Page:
42. These oblique echoes of Book Four of the Georgics in Hamlet through elements of plot and diction arguably signal a shared jurisprudential theme of these works. A violation of the natural laws of family, of the rights and duties of kin and kind, caused by a lust for dominion by a powerful lord for what does not belong to him is at the base of both the Orpheus episode in The Georgics and the plot of Hamlet.   Hamlet, a distant echo of Virgil’s avenging bard Orpheus, will also be an instrument of heaven’s justice against an abuse of sovereign lordship and the violation of a marriage-bed.  The ghost of Hamlet senior, returning as a knight in gleaming armor, will like Proteus cry out against injustice done to a marriage bed, revealing to the prince just how great and cosmic this violation by a lordly power of the world has been.   Claudius, in his private life of crime and seduction, acts like an emperor solutus legibus or like an Aristaeus-figure feeling prompted by his royal origin and own willfulness “to hope for heaven” (caelum sperare, Georgics 4.325).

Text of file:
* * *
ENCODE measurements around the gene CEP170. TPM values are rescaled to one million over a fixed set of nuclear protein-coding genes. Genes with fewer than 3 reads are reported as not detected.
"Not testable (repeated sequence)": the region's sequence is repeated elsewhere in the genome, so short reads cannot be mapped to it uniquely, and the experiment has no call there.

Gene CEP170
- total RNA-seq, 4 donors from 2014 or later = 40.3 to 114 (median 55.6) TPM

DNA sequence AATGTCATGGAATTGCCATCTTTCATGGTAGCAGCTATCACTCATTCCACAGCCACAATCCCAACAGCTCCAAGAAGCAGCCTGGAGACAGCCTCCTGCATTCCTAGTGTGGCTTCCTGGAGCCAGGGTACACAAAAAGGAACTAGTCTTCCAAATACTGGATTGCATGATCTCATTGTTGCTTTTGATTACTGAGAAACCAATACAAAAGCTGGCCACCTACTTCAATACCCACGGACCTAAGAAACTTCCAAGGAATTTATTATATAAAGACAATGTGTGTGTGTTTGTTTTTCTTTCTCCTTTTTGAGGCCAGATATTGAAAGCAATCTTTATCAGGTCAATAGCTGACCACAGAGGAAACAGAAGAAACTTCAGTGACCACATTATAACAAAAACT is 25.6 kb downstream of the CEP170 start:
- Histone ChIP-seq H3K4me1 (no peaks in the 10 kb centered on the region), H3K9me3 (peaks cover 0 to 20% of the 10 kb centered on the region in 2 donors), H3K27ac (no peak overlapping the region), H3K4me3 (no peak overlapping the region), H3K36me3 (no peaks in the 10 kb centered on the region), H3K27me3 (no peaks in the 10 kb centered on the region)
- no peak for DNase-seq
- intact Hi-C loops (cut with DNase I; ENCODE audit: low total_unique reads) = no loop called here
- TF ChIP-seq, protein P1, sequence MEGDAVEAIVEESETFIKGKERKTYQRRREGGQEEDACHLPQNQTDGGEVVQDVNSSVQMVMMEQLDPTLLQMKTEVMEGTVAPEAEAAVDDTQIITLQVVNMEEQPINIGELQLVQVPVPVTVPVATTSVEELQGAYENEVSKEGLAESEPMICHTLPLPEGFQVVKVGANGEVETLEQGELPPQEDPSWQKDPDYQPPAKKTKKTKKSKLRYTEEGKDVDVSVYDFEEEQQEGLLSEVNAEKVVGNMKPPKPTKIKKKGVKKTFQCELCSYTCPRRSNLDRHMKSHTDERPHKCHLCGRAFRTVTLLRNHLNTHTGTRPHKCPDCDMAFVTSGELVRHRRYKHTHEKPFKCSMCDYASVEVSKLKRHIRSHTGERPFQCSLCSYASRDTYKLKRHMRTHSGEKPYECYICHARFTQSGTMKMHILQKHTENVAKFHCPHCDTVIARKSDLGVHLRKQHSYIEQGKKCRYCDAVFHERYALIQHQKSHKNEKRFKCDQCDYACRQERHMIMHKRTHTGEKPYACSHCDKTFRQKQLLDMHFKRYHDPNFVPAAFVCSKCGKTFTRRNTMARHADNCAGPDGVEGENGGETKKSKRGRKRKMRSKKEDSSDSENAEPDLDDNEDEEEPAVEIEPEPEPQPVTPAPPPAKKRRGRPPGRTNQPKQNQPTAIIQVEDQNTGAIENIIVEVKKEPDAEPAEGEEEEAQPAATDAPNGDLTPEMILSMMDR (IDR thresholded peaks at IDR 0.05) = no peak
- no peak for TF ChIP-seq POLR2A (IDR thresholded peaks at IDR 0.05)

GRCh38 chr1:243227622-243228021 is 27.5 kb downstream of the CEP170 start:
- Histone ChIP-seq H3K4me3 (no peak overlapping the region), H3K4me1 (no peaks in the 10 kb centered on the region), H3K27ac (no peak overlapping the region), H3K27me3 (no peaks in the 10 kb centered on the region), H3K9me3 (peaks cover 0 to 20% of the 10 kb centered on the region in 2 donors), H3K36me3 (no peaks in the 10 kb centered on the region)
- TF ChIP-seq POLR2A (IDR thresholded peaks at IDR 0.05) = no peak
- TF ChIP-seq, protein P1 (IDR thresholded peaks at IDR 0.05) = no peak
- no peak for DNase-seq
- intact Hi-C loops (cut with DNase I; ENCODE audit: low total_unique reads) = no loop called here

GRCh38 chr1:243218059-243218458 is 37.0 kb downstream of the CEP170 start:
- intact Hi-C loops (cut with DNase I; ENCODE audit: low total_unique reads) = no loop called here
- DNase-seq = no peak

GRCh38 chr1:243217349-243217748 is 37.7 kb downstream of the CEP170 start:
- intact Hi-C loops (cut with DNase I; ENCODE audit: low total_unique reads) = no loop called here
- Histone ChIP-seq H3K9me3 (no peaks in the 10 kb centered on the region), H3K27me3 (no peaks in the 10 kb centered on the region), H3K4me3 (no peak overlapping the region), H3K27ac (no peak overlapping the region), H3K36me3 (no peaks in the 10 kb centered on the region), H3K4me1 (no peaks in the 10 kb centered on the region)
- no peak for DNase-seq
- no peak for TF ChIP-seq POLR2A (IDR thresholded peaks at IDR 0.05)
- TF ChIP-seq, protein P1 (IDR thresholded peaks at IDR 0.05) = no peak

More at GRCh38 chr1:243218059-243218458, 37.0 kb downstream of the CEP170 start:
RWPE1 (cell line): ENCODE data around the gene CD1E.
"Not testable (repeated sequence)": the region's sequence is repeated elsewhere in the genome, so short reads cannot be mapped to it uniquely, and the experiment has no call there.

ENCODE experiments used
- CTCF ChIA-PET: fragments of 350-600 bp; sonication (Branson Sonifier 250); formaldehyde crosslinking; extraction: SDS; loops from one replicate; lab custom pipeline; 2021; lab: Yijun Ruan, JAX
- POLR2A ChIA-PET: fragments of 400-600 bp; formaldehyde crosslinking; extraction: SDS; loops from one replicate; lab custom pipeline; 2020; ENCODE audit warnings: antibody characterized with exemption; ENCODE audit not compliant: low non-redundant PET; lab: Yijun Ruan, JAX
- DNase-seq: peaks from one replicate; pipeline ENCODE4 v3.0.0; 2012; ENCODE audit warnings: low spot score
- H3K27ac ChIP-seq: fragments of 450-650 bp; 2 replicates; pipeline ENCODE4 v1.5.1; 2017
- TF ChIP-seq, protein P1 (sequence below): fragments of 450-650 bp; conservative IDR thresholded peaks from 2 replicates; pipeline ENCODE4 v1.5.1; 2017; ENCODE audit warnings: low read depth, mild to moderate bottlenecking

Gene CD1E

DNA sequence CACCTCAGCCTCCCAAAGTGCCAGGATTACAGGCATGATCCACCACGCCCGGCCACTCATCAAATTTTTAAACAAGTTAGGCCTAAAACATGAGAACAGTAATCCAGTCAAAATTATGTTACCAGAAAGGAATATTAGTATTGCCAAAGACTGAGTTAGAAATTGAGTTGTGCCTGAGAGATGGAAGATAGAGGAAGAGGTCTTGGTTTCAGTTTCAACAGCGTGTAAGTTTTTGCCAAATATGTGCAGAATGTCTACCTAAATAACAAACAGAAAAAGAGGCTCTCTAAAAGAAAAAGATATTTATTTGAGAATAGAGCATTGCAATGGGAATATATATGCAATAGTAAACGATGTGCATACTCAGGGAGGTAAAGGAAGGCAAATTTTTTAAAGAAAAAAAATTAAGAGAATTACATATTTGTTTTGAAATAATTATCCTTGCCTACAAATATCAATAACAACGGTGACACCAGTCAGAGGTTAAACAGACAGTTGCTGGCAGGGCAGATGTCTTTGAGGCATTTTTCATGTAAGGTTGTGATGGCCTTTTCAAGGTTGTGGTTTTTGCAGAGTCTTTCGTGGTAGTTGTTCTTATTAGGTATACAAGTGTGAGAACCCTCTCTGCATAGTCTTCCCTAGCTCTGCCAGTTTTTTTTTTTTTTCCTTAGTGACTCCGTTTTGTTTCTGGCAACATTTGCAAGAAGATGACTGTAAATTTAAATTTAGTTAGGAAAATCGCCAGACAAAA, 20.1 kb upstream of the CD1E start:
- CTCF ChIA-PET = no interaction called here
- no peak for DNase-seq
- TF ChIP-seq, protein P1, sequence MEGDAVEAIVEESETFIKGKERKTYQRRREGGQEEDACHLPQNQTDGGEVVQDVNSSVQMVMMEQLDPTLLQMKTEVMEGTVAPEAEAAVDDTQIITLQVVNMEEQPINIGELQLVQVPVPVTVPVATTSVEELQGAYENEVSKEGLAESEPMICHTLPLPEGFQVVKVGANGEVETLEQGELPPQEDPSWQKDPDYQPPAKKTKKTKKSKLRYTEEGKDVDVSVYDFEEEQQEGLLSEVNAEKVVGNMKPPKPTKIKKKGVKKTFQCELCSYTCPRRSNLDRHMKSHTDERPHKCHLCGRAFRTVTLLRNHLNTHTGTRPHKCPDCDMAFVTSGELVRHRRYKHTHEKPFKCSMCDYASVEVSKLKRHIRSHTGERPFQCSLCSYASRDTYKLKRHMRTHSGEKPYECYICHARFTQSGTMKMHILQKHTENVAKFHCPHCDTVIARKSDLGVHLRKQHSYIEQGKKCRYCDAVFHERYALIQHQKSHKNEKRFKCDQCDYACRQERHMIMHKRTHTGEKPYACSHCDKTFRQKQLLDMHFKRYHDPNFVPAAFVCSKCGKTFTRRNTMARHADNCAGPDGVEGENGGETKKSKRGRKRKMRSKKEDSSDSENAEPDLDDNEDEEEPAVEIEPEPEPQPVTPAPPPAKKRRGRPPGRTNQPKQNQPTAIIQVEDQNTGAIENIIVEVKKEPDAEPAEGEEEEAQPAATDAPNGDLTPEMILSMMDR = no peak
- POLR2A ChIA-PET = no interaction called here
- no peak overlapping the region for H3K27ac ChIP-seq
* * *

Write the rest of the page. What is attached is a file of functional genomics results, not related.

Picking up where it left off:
43. The dangers of a reckless assumption of one’s dominion over others pertain not only to Aristaeus’s attempted rape of Eurydice, for which he must propitiate, through the ritual of the bougonia, the spirits of both Eurydice and Orpheus.  Caesar too is politely warned in the opening lines of The Georgics against “a monstrous lust of empire” (regnandi dira cupido, Book 1.37), a desire that might tempt Caesar to think he could rule in Tartarus.  The fate of Hamlet Senior underscores that even kings are made to serve in the world beyond.  Furthermore, Claudius’s own conscience is shown to be his own nemesis or inner hell, nature’s way of expressing divine vengeance against those acting as if whatever pleased them was the law, to echo the Roman formula assigning the status of law to imperial decrees and discretion.  This is the same imperialistic “pleasure-principle” that Aristaeus directly and Octavian Caesar, much more indirectly, are cautioned against.  The closing lines of The Georgics describe Caesar “thundering in war by the deep Euphrates” and “giving a victor’s laws unto willing nations.”  These populi volentes, one would assume, are necessary if Caesar would be a source of justice and not violence in the world. The need for a people’s consent was at least in legal theory recognized in the ancient world as part of the traditional rights and duties established by a people’s dominion over their own land, a dominion at the core of the “law of nations” (jus gentium) .  Virgil’s phrasing, with volentis ending the line for further emphasis (Georgics 4.561), is again a polite way of reminding Caesar of what he cannot control but must seek.